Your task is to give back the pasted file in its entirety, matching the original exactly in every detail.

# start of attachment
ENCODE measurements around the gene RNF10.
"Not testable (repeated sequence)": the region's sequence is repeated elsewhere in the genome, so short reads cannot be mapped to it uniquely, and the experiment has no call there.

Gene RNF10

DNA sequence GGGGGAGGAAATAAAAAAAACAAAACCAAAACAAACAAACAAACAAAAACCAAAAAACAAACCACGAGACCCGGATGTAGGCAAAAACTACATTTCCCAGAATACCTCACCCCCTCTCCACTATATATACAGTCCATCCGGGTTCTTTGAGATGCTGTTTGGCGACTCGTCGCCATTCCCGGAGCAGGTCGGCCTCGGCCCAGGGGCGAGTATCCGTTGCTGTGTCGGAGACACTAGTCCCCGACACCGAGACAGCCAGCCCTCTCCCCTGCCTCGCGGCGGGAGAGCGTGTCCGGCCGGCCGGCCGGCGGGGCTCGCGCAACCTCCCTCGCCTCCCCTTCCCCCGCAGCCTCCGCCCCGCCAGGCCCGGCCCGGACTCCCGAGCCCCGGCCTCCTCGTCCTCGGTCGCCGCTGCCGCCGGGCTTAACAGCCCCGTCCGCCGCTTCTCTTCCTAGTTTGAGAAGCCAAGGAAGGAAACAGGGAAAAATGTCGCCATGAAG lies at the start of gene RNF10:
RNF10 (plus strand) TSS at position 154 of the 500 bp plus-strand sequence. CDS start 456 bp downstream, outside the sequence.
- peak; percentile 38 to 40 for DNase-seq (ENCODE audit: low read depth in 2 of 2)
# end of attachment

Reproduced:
ENCODE measurements around the gene RNF10.
"Not testable (repeated sequence)": the region's sequence is repeated elsewhere in the genome, so short reads cannot be mapped to it uniquely, and the experiment has no call there.

Gene RNF10

DNA sequence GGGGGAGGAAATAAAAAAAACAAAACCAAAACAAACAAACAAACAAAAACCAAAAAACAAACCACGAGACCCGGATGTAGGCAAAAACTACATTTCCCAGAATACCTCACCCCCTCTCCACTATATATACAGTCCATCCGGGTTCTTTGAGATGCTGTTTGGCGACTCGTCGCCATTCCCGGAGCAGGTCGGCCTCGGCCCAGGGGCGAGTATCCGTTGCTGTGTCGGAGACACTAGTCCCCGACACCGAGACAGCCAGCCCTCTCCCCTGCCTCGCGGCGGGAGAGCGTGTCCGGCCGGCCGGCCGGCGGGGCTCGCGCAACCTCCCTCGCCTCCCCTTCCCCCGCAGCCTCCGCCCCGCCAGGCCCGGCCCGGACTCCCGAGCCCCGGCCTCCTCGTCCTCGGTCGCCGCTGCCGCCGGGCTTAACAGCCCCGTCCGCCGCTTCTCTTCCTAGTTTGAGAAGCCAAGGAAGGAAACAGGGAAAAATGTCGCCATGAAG lies at the start of gene RNF10:
RNF10 (plus strand) TSS at position 154 of the 500 bp plus-strand sequence. CDS start 456 bp downstream, outside the sequence.
- peak; percentile 38 to 40 for DNase-seq (ENCODE audit: low read depth in 2 of 2)